The newly upgraded cricket helmets have had an additional safety feature incorporated. Image: Masuri
Cricket helmets made from thermoplastics have undergone a safety upgrade following the death of Australian cricketer, Philip Hughes.
The manufacturer of the helmets, Masuri, has revealed the StemGuard, a clip-on application, which provides additional protection from fast bowling for a batsman’s vulnerable neck.
The UK-based company has invested over 240 hours of research and development time into the design of the StemGuard, which has been tested at the Progressive Sports Technologies laboratory at Loughborough University.
The StemGuard is made from thermoplastic and dense foam and attaches to existing Masuri Vision Series helmets with moulded clips, giving batsman free movement, while offering new protection to the region where Hughes was hit.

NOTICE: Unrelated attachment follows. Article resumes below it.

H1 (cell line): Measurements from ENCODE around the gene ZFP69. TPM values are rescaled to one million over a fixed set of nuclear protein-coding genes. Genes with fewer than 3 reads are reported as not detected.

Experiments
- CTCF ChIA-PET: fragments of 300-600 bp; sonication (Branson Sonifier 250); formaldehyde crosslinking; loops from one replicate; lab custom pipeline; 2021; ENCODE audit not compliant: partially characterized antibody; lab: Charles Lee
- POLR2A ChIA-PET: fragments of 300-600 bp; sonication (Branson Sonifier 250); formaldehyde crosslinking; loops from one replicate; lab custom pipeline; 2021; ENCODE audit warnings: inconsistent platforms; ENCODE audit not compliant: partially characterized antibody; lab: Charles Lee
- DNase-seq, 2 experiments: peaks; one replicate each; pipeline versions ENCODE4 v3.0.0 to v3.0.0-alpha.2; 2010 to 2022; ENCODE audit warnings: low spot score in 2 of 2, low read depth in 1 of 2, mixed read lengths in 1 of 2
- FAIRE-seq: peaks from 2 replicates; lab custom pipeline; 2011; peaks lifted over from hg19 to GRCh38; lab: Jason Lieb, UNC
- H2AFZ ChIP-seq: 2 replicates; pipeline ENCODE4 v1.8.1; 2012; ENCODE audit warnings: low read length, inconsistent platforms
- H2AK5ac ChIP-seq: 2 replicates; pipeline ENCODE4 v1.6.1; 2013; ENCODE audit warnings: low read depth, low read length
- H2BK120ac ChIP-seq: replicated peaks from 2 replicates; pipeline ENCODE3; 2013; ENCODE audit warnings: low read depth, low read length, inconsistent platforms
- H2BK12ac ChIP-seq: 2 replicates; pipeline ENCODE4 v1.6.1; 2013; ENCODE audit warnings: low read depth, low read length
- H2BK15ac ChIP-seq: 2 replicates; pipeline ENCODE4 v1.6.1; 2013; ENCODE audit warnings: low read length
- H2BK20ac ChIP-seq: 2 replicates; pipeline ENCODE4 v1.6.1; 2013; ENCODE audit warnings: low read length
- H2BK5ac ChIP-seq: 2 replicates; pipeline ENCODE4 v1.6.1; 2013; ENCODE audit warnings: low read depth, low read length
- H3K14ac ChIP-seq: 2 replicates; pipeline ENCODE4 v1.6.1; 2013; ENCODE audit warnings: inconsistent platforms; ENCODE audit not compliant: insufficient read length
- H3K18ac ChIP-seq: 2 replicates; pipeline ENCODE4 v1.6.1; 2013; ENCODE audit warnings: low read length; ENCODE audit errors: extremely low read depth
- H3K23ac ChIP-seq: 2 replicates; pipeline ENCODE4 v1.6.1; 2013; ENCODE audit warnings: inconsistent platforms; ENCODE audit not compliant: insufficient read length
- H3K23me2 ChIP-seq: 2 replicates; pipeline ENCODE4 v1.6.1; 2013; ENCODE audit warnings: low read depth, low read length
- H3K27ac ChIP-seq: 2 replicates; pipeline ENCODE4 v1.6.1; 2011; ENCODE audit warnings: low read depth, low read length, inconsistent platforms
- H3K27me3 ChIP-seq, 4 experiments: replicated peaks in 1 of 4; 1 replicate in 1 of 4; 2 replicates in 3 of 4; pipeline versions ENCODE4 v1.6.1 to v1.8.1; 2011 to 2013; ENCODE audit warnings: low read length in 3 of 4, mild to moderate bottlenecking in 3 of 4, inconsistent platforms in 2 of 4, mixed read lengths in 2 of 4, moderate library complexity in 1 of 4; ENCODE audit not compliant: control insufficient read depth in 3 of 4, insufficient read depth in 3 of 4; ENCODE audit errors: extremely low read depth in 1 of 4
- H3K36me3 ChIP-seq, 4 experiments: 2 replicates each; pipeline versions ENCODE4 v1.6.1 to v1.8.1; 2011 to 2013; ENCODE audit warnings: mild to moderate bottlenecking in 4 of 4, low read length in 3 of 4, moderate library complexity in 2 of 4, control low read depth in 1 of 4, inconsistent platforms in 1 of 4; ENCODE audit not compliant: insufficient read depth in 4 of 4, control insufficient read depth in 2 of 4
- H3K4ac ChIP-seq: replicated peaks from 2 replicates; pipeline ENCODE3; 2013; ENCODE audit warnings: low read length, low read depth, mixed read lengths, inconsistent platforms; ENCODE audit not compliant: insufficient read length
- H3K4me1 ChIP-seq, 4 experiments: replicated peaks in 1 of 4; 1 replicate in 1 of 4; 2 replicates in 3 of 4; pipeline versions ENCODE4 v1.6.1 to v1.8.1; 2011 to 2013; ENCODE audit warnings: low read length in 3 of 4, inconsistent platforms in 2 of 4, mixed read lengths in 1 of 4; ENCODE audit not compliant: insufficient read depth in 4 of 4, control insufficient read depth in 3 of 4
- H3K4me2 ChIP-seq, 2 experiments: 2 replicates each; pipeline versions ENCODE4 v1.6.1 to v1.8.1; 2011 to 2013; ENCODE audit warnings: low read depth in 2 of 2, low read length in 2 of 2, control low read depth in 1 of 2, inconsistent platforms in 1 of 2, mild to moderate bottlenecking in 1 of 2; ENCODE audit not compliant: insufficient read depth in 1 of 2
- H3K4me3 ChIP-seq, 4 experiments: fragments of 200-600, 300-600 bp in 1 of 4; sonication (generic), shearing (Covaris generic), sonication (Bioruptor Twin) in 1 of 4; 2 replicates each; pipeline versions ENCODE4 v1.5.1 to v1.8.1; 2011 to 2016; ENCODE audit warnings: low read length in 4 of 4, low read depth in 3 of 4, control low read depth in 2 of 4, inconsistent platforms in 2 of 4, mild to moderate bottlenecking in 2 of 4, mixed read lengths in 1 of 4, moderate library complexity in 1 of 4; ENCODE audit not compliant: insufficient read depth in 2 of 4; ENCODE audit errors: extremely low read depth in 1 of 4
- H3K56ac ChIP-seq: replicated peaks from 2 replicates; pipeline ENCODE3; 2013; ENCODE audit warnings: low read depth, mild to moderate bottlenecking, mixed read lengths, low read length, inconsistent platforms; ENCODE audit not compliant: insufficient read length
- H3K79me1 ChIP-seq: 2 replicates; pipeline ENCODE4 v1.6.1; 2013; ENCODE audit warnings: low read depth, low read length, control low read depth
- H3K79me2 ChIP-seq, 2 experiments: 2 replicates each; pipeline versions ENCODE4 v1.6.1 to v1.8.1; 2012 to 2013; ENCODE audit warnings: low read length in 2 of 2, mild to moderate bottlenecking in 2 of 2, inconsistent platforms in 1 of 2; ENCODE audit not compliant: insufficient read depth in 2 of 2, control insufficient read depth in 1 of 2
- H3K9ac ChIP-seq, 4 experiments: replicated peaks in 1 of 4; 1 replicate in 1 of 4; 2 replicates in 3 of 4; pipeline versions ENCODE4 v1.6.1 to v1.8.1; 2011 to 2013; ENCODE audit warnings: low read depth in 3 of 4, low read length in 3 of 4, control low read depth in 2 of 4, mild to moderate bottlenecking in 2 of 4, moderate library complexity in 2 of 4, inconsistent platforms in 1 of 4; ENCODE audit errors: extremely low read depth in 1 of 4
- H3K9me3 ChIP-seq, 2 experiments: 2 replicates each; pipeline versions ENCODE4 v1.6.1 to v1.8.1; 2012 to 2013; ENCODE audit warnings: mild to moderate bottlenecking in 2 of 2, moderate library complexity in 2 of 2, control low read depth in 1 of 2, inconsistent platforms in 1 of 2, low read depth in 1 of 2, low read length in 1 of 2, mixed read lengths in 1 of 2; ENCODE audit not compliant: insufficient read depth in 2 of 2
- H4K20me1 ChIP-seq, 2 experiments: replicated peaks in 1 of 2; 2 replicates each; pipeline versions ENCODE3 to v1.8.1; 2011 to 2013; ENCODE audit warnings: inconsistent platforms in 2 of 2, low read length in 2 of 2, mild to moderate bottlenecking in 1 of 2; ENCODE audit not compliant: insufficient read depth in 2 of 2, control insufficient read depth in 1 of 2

The military specification foam is arranged in a honeycomb formation, like in the main body of the helmet, in order to offer the maximum protection to the wearer.
Masuri Managing Director, Sam Miller, said: “We have designed an extension to our Vision Series helmets, which provides new protection to the vulnerable area below the shell of the helmet.”
The “next-generation” cricket helmets are the first to use thermoplastics to replace fibreglass. They benefit the wearer thanks to their lighter weight, protection and comfort.